A months subscription was offered as an apology from SONY over the 2011 PSN outage. It offered Infamous, R&C Quest for Booty and Dead Nation FREE of charge.
Where it all started, cheaper purchases and free games.
With Sony's newest handheld the free games didn't stop. Sweetening the deal, getting more deals across two platforms.
PS PLUS will be required to play online games, however, casual gamers will still reap all the benefits across all three platforms.
A subscription to end all subscription's?
A staggering 64 games across PS3 and PS Vita were available free of charge to Plus subscribers each year, accumulating in over $1000 worth of content. All of this for the relatively small sum of just £39.99 a year. This my friends is what is called a 'bargain' and they are few and far between these days.
The savings don't just stop there as the instant games collection is just one aspect of a Plus subscription. Subscribers receive discounts off PlayStation Store games, get access to free themes and avatars, early access to multiplayer betas and can beam their game saves up to the cloud. Sony has created a situation in which you could feasibly only have to get your wallet out for gaming purchases once a year.
The burning question amongst many gamers though is how is this financially possible from Sony's point of view and for the developers and publishers of the games included as part of PS Plus? Surely they cannot be making any money out of it. Well, they must be otherwise they would not have continued with it and the overall package would not have improved as much as it has since its inception. Allow me to explain how I think PlayStation Plus works.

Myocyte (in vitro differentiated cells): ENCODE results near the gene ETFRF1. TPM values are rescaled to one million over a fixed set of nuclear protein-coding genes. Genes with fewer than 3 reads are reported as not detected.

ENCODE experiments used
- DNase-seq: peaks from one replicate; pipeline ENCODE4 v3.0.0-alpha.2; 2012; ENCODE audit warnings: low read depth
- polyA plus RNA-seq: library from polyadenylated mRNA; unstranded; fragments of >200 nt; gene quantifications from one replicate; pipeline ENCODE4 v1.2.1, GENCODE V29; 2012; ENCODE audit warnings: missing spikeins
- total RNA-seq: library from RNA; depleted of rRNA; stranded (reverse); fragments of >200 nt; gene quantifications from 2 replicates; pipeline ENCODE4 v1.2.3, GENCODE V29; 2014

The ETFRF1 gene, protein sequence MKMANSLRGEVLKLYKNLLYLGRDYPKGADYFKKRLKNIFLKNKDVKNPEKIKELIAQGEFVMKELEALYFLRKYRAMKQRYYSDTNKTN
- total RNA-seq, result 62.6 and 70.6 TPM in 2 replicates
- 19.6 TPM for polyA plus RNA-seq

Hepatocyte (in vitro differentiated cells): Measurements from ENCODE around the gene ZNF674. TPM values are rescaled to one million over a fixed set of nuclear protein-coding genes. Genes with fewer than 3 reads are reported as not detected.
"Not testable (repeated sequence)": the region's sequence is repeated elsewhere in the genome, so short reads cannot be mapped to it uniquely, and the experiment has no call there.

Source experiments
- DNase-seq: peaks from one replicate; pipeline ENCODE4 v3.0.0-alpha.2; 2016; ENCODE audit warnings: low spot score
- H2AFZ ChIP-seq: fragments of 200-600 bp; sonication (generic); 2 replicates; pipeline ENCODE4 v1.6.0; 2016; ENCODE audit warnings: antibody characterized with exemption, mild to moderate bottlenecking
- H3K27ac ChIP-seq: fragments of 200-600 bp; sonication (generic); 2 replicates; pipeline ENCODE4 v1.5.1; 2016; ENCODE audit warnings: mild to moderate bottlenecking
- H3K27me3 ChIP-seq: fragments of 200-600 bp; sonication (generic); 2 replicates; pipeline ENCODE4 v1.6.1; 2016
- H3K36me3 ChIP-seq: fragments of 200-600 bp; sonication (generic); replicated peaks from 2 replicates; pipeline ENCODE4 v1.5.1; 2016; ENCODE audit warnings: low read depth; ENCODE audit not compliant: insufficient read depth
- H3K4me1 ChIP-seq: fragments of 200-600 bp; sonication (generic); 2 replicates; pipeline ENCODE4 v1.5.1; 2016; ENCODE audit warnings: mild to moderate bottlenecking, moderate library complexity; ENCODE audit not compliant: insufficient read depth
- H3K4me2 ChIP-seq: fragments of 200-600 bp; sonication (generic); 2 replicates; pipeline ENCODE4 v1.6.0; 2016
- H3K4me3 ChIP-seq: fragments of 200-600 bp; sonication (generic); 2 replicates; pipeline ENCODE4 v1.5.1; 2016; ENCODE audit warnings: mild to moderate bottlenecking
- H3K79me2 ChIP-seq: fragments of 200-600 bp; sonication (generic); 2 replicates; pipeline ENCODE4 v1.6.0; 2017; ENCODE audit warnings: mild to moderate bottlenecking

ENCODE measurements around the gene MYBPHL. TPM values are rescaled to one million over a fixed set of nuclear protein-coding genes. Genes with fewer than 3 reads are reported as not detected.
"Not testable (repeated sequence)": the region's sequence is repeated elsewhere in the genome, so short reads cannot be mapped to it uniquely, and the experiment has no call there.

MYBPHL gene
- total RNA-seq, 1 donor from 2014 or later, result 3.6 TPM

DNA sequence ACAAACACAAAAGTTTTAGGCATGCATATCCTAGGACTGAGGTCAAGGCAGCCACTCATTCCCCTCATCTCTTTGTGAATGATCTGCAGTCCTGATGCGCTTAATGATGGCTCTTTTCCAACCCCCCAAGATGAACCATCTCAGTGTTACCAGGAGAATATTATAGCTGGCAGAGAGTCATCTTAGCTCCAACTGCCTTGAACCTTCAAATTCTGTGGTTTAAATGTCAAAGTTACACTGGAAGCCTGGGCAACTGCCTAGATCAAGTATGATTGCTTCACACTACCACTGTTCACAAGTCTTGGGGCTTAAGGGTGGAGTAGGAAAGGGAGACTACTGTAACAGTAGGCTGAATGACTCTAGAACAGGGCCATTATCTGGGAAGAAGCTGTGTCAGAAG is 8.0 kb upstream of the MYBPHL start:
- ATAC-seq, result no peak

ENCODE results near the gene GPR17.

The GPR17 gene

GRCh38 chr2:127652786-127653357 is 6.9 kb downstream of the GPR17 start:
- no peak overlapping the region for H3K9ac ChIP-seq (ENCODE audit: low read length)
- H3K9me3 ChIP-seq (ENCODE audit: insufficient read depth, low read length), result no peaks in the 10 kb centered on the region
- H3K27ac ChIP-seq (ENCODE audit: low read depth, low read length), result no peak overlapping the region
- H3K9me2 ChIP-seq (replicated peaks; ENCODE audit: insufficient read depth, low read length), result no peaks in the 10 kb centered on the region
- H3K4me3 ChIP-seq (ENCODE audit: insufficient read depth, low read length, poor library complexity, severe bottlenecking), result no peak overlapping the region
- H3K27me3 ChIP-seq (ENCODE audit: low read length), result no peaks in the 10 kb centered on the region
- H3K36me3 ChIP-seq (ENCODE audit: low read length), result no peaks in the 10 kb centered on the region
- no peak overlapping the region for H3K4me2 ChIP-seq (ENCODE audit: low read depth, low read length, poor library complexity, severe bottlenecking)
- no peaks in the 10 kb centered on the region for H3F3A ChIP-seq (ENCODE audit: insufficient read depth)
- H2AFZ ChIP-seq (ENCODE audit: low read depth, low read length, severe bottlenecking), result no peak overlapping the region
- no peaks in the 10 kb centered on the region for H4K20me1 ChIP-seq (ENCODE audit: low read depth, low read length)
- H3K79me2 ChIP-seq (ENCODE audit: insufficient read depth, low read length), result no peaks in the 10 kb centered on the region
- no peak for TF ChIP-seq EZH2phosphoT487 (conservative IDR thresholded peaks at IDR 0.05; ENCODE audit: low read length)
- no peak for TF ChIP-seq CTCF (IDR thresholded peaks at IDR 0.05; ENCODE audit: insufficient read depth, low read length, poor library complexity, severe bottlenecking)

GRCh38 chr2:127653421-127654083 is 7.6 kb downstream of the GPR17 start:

When games become available on the instant game collection they have normally been out for at least a few months, from a publishers perspective these games have probably already sold the majority of new copies that will be sold relative to lifetime sales. Therefore most future sales are going to be pre owned of which the developer/publisher will receive zilch. If Sony offers a financial incentive to put their game on PS Plus they would probably accept that even just a Chomp bar would be better than nothing. Not only would they get the financial benefit but the possibility of expanding their market to gamers who previously would not have tried the game which leads to the possibility of a sequel. Microsoft have only just recently added the ability to download certain games for free as part of the Xbox Live Gold subscription, however the games fall way short of those offered on PS Plus (5 year old game anyone?) Importantly though it demonstrates that this practice of offering old games for free makes financial sense.
Borderlands was available for a time to download for free just before Borderland 2 was released. This made perfect sense for Gearbox for the reasons outlined above and to get even more gamers excited about the impending sequel.
The question still remains how it is financially viable for Sony? Each month when new free games, deals and discounts are added to PS Plus there is likely to be at least one thing that makes some gamers who were not previously subscribers sign up. A good example being when Ni No Kuni was discounted for PS Plus members, I'm sure Sony had an influx of new subscribers that week, some JRPG starved gamers possibly even bought a PS3 and Plus subscription just for that game. Talking of buying a new console, Vita content has become part of the subscription now for no additional fee which may have convinced some to splash out on a Vita.
For the future there is PS4. Whilst it is not yet fully known what the Plus package will include on PS4, it is almost certain to be a similar deal if not better if Sony are able to improve its online infrastructure up to the standard of Xbox Live. If this is the case then PS Plus may just be the carrot on the stick which sways gamers over to Sony's console rather than to the Xbox One.